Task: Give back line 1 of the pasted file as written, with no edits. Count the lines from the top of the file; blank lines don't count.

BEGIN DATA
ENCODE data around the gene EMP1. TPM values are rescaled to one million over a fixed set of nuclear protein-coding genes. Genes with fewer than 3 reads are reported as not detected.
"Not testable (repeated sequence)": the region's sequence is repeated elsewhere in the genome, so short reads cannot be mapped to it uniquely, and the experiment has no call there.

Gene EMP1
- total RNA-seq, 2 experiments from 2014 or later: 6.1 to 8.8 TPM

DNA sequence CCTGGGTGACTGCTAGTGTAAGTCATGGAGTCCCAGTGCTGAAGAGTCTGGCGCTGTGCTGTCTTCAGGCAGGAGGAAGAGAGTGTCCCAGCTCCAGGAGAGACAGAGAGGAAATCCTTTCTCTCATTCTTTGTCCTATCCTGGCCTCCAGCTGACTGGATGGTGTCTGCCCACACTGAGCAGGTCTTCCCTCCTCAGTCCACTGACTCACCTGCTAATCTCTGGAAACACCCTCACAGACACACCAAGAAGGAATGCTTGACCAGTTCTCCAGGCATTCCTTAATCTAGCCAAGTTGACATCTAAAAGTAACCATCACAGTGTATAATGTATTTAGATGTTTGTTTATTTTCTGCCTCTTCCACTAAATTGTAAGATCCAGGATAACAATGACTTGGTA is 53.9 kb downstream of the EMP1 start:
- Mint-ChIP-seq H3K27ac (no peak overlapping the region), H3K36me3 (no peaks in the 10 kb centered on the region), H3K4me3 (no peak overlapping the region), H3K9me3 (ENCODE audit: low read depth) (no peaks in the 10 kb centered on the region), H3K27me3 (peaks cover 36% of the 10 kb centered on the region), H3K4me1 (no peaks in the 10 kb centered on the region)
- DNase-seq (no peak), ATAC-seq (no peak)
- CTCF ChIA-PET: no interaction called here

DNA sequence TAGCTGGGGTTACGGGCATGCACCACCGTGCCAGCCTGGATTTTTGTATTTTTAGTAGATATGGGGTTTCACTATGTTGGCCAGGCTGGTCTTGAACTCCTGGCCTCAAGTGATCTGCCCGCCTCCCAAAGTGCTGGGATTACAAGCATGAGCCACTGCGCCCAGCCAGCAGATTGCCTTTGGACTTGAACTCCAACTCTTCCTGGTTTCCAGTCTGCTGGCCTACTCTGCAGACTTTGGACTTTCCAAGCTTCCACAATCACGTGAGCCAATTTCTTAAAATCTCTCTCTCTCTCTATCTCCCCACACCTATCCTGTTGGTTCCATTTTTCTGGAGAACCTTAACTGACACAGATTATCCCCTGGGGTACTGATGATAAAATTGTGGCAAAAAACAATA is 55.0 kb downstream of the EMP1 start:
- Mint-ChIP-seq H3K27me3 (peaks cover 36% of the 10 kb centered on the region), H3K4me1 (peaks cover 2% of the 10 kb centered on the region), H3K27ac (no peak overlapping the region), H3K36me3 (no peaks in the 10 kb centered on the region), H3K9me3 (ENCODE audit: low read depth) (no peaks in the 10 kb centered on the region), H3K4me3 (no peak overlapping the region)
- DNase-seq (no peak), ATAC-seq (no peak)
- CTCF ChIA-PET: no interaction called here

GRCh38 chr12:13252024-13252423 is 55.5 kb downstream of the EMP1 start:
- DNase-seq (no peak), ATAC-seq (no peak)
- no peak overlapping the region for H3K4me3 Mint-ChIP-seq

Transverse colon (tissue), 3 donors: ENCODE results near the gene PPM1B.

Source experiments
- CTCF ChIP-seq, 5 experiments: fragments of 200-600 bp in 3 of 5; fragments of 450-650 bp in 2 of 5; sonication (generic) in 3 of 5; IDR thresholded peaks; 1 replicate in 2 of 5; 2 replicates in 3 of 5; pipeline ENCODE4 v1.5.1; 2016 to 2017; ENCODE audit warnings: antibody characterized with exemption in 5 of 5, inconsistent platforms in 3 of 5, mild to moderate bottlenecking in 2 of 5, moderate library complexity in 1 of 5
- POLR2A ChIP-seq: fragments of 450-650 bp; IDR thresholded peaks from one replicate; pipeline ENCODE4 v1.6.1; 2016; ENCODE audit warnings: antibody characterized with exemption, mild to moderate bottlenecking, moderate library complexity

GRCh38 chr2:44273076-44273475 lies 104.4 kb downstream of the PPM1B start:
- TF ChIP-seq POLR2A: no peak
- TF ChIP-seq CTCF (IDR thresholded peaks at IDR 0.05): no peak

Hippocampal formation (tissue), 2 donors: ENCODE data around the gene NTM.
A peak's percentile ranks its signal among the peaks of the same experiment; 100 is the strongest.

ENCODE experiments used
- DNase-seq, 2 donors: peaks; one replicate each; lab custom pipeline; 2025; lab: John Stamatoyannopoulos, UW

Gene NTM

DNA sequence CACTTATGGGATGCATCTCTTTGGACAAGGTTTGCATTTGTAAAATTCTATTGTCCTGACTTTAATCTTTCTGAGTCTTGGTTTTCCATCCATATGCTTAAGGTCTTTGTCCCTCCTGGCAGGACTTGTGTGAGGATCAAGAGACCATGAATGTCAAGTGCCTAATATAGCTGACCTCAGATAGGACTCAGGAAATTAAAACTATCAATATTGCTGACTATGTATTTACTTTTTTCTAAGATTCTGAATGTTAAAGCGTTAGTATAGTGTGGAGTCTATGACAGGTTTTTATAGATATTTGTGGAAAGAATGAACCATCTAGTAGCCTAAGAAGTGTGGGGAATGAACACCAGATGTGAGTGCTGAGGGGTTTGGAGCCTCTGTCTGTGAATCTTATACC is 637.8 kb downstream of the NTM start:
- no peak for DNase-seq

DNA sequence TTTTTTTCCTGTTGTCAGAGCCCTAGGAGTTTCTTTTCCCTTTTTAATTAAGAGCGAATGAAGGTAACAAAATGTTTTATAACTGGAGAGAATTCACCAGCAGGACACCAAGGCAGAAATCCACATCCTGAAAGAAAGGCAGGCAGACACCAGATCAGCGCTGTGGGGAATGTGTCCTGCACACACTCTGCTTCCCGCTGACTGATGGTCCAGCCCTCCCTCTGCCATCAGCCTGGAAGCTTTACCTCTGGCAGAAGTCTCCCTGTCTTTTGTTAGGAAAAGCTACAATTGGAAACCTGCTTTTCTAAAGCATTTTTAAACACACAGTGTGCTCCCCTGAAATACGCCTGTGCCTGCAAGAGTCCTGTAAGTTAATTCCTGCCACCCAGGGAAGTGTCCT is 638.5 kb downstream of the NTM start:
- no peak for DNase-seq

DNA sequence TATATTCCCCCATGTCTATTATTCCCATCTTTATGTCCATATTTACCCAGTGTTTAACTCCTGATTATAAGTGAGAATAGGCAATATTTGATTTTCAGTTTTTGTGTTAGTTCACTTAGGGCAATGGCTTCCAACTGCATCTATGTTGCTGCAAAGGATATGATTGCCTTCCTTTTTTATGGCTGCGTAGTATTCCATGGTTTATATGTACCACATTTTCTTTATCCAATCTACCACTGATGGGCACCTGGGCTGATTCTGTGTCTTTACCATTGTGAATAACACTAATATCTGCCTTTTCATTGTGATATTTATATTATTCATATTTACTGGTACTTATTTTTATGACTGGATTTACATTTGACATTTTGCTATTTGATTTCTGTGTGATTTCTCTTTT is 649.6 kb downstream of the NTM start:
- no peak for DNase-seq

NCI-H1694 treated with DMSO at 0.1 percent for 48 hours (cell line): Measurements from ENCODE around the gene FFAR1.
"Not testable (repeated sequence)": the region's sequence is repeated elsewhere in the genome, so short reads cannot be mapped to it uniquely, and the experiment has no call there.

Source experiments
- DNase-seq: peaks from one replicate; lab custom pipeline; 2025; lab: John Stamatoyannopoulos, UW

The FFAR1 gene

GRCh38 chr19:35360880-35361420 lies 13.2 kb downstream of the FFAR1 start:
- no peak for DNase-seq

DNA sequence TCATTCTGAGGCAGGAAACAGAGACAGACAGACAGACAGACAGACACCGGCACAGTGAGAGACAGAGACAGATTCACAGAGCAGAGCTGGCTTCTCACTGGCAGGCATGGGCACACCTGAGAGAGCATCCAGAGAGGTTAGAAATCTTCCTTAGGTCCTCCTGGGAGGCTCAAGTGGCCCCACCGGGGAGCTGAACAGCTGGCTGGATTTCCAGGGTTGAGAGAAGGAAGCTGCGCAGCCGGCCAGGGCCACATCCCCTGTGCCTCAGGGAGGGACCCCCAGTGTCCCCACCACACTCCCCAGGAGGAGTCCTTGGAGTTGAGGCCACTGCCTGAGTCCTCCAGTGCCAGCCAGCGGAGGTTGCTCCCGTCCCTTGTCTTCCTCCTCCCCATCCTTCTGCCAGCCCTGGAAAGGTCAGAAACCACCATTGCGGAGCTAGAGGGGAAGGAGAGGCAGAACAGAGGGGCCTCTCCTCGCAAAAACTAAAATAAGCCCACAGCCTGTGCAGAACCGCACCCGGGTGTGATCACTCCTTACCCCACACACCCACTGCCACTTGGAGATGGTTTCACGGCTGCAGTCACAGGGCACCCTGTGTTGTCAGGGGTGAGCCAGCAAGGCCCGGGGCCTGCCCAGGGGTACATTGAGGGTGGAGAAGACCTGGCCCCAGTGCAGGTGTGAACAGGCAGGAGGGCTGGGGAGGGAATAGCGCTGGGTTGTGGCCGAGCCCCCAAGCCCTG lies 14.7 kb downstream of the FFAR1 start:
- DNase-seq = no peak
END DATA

ENCODE data around the gene EMP1. TPM values are rescaled to one million over a fixed set of nuclear protein-coding genes. Genes with fewer than 3 reads are reported as not detected.